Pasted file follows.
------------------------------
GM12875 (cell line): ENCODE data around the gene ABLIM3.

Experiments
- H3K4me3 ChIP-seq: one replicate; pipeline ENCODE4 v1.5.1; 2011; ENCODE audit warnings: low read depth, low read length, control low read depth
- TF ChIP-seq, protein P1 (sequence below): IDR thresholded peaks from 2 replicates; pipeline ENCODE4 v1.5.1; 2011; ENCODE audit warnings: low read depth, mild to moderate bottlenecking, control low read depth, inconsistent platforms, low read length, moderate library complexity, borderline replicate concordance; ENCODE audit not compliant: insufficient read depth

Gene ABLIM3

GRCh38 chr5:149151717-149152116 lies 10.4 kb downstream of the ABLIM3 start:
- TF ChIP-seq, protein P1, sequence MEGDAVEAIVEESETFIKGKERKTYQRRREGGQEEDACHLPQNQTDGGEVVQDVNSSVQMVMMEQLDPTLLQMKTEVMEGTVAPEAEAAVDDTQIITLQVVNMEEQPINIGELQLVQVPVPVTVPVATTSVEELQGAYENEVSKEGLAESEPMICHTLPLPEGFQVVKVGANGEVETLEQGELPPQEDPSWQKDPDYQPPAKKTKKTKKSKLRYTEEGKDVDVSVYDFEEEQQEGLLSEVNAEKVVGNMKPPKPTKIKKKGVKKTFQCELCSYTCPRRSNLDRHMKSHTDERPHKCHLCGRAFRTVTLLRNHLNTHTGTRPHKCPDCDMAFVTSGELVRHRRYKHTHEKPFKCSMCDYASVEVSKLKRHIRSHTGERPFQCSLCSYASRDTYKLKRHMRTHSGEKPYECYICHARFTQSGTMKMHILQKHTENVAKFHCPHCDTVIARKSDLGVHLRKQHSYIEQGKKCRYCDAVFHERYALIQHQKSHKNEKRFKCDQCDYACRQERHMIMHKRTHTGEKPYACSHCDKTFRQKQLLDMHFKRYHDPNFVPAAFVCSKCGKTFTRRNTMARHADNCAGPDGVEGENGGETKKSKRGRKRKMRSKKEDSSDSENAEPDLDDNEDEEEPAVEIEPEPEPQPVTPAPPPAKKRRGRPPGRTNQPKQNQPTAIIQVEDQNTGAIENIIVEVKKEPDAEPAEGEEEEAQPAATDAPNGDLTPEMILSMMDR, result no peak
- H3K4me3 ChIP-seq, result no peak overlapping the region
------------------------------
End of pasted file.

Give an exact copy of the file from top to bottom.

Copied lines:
GM12875 (cell line): ENCODE data around the gene ABLIM3.

Experiments
- H3K4me3 ChIP-seq: one replicate; pipeline ENCODE4 v1.5.1; 2011; ENCODE audit warnings: low read depth, low read length, control low read depth
- TF ChIP-seq, protein P1 (sequence below): IDR thresholded peaks from 2 replicates; pipeline ENCODE4 v1.5.1; 2011; ENCODE audit warnings: low read depth, mild to moderate bottlenecking, control low read depth, inconsistent platforms, low read length, moderate library complexity, borderline replicate concordance; ENCODE audit not compliant: insufficient read depth

Gene ABLIM3

GRCh38 chr5:149151717-149152116 lies 10.4 kb downstream of the ABLIM3 start:
- TF ChIP-seq, protein P1, sequence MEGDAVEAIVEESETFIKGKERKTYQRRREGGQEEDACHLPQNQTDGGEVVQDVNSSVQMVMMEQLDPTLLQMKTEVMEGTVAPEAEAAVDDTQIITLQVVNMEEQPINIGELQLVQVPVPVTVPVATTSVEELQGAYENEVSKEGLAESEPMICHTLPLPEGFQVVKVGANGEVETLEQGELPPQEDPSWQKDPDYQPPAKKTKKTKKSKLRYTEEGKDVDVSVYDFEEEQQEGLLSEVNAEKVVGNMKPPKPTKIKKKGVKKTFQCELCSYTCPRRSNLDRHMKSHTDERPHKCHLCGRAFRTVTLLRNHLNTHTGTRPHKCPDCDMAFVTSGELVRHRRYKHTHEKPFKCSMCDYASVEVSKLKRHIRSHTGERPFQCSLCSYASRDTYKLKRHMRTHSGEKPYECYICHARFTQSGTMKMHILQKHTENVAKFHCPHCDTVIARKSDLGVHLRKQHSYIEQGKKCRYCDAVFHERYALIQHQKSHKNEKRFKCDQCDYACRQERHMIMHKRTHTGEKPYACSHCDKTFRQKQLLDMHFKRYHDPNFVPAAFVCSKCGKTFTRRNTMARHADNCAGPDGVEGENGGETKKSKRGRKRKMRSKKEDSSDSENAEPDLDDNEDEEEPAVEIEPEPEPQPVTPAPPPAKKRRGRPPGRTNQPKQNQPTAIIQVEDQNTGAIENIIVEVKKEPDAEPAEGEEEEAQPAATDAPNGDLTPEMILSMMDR, result no peak
- H3K4me3 ChIP-seq, result no peak overlapping the region